Some Sexist Scientists
James Watson, Francis Crick, and Maurice Wilkins were awarded the Nobel Prize in 1962 for their discovery of the Double Helical Structure of DNA. Here's a "behind-the-scenes" story of this accomplishment that just isn't told often enough...
A woman named Rosalind Elise Franklin, who James Watson describes as a "plain dressing, belligerent and emotional scientist who was unable to interpret her own lab data" in his book "The Double Helix" which was published 10 years after she died of cancer, was a remarkable scientist whose work laid the foundations of modern microbiology and biotechnology and led to advancements that are vital to humankind today. She had earned her Ph.D. with a thesis on the porosity of coal and her research enabled the development of gas masks for the British in World War II.
But sadly, her game-changing contribution to the discovery of the structure of DNA was never acknowledged during her lifetime. She passed away 4 years before the Nobel was awarded to her. The Nobel would have been hers twice, but her work on the structure of viruses gave the prize to her colleague Aaron Klug in 1982. Only if she had been recognized for her work while she was alive...
She had earned her Ph.D. from Cambridge. She was an expert in X-ray Crystallography, a skill that enabled her to capture Photograph 51 during her time working at King's College on the structure of DNA, which scientists of her time were competing to discover.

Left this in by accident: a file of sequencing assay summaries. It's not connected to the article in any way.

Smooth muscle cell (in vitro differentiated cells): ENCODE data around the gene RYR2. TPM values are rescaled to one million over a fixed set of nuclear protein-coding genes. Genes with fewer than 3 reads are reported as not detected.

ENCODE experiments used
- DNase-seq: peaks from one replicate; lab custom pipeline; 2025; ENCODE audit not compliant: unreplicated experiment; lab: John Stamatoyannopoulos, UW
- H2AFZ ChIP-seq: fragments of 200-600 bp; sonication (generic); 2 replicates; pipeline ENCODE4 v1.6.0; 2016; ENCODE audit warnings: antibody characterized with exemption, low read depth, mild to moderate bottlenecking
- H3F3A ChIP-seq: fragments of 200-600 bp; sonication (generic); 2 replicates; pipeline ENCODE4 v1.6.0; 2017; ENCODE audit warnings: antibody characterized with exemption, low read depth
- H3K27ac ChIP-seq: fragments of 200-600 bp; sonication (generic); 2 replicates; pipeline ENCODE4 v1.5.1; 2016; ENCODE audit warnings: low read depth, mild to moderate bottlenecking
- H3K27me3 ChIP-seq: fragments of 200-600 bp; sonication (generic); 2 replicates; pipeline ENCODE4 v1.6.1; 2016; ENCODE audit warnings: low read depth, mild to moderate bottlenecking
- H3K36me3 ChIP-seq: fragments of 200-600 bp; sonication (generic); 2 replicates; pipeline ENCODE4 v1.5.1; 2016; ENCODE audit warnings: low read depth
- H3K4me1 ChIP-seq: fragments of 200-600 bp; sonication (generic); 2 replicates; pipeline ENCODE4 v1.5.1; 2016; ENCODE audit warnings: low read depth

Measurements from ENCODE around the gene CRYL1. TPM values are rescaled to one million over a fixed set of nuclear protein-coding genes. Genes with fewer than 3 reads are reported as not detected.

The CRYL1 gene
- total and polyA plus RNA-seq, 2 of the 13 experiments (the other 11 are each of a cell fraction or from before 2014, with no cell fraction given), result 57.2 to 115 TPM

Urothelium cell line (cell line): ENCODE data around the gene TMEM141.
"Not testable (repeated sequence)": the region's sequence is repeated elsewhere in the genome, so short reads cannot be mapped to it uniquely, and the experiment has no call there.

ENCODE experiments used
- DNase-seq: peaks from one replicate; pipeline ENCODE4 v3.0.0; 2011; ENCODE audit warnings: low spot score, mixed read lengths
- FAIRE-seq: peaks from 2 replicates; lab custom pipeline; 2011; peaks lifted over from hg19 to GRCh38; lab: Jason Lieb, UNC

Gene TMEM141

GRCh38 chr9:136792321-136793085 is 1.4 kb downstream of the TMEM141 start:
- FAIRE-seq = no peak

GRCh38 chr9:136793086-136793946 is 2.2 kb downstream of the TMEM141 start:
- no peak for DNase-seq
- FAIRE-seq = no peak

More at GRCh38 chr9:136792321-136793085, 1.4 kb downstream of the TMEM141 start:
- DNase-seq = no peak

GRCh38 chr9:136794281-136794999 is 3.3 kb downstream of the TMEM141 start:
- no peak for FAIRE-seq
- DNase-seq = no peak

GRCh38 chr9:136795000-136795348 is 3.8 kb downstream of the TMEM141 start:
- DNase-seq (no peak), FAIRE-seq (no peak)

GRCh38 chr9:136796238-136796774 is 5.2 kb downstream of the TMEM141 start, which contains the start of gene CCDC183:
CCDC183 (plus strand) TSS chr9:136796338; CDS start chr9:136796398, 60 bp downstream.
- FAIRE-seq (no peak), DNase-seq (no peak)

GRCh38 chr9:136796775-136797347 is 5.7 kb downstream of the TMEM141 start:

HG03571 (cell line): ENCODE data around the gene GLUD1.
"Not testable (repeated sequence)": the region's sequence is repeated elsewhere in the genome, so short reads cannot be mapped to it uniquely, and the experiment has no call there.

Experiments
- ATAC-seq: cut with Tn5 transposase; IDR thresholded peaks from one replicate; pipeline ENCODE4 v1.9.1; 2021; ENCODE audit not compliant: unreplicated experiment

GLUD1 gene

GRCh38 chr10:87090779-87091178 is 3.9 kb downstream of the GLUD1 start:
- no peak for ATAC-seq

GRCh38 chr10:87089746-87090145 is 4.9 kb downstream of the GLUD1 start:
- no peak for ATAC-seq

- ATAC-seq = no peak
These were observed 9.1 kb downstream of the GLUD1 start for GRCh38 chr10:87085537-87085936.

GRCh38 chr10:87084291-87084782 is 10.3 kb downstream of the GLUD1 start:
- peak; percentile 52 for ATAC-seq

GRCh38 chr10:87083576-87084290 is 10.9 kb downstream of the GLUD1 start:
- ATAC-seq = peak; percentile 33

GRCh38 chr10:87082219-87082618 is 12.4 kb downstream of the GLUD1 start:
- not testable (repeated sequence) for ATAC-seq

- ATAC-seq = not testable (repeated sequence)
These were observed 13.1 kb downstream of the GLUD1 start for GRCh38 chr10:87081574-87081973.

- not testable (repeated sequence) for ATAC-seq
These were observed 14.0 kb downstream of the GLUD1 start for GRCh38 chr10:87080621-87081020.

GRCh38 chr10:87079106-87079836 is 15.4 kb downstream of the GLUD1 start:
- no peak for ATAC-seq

Photograph 51, captured by her in early 1952, confirmed the hunch that many Scientists had—DNA had a double-helical structure. The Photograph took 100 hours to capture and the math involved in arriving at the desired conclusion would take a year. Franklin continued her work. But, a fellow scientist she had clashed with, Maurice Wilkins, who believed that Franklin was hired to assist him, took Photograph 51 and showed it to Watson and Crick behind Franklin's back.
Watson and Crick were then able to quickly finish their work as this Photo was their "missing puzzle piece" (which they hadn't been able to find on their own) and published their work in the British scientific weekly, called Nature, on April 25, 1953. Franklin, who, by then, had successfully completed her calculations and come to the same conclusions, published her own findings in the same journal that published her work after Watson and Crick's (order wise), making her research seem derivative of Watson and Crick's, like PostScript, instead of what it was. It was what had led them to their discovery, which got them the Nobel prize.
Franklin had never known that Watson and Crick had seen her work. She died in 1958 at the age of 37.
Her colleagues' jealousy and sexism-driven descriptions of her were proven to be false, thanks to the work of her biographers who investigated her life, bringing more attention to her achievements and contributions, and giving her some of the credit she should've gotten in the first place.
Even now, in 2020, this sadly serves as a great example of how women have always been looked down on, given less credit, and even paid less than they should be for the same quality and quantity work they do as their male counterparts. Women are subjected to bias against them in almost every professional field. The disparity between the kind of efforts— industrious, social, and emotional—that a woman has to put in for her work to be viewed as professional in contrast to a man is still large enough to fight for women's equality in the workplace every single day.
It is sad.
But it is the truth.
And it is a truth both women and men need to fight against, together and equally, in order to embody what this had been about all along...